In 2008, Ali al-Bahlul, a propagandist for Al Qaeda who has been held at Guantánamo Bay, Cuba, since early 2002, was convicted by the military tribunal there and sentenced to life in prison. But officials had no evidence that Mr. Bahlul was involved in any war crimes, so they charged him instead with domestic crimes, including conspiracy and material support of terrorism.
Last Friday, a panel of the federal appeals court in Washington, D.C., reversed Mr. Bahlul’s conspiracy conviction because, it said, the Constitution only permits military tribunals to handle prosecutions of war crimes, like intentionally targeting civilians. (The court previously threw out the other charges on narrower grounds.)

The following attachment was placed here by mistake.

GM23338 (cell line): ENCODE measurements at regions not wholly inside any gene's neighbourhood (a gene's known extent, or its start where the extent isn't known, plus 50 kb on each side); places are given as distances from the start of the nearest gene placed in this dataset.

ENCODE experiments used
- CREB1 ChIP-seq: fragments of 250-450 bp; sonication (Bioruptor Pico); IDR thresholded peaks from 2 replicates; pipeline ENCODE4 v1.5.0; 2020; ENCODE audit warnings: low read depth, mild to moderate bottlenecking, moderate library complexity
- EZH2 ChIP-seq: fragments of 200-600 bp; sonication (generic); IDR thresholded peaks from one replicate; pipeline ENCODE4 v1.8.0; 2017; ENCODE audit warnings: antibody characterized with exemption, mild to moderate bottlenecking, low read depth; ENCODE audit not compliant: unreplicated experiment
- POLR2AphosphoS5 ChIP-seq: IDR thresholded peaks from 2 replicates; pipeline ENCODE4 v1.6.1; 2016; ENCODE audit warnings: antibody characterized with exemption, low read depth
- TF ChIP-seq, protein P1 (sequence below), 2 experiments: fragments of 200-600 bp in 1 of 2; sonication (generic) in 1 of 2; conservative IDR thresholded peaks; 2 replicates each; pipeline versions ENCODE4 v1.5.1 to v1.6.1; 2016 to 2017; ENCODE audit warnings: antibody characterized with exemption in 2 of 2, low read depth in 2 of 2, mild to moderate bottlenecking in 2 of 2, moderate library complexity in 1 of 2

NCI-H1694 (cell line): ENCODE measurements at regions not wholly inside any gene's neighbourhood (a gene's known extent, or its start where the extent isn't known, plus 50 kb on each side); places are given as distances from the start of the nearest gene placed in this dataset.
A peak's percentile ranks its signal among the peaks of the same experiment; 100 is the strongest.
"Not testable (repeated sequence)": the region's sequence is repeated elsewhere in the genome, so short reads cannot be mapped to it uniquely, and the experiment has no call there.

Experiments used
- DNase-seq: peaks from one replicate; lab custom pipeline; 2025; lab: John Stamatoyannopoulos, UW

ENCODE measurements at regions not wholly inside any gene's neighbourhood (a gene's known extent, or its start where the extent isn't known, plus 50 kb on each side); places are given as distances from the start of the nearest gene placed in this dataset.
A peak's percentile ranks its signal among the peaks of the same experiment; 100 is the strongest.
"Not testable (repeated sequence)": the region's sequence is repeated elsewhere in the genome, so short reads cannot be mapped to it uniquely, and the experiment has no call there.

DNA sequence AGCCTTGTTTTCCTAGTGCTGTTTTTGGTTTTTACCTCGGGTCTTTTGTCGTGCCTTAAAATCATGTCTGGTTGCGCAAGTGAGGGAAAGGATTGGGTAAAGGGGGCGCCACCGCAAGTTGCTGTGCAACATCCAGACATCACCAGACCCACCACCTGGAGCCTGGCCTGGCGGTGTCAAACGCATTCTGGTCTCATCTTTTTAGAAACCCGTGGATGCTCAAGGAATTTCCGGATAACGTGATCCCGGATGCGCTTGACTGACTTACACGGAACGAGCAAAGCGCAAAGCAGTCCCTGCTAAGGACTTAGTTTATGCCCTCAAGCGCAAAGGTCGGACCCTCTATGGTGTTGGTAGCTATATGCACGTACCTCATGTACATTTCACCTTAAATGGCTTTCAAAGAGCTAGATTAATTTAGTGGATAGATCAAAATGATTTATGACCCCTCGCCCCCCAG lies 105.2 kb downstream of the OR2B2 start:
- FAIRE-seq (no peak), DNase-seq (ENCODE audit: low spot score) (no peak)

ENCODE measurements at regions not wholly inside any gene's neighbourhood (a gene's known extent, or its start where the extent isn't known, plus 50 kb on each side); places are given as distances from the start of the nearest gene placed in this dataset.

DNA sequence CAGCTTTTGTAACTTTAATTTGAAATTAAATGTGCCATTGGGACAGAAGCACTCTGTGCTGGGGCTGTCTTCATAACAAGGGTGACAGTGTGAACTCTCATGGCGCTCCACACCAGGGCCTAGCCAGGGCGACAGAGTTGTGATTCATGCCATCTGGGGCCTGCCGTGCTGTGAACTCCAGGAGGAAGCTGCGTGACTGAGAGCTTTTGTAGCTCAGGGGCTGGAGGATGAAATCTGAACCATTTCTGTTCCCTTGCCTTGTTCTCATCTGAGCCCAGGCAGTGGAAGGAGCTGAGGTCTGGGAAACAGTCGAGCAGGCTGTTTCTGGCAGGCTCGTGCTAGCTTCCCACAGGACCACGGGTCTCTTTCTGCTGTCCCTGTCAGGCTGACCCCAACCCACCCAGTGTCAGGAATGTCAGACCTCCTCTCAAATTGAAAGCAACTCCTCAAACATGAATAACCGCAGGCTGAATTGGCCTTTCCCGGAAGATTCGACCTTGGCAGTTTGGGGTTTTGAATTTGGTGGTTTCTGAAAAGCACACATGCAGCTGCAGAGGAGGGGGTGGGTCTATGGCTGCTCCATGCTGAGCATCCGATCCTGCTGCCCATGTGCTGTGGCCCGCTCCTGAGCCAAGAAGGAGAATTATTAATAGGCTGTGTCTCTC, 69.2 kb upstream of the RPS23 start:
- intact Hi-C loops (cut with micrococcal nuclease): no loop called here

The 2-1 decision, by Circuit Judge Judith Rogers, was a major rebuke to the government’s persistent and misguided reliance on the tribunals, which operate in a legal no man’s land, unconstrained by standard constitutional guarantees and rules of evidence that define the functioning of the nation’s civilian courts.
Of course, that was the whole point of the tribunals, as their architects in the Bush administration saw it: they held out the promise of relatively quick trials and easy convictions, beyond the reach of the Constitution and the scrutiny of the American public. But it didn’t work out that way. As with Mr. Bahlul, most of the prisoners at Guantánamo could not be linked to specific attacks. So in 2006 and 2009, Congress gave the tribunals the authority to try certain domestic crimes, even though legal scholars had repeatedly warned that this was an unconstitutional transfer of jurisdiction away from the federal courts.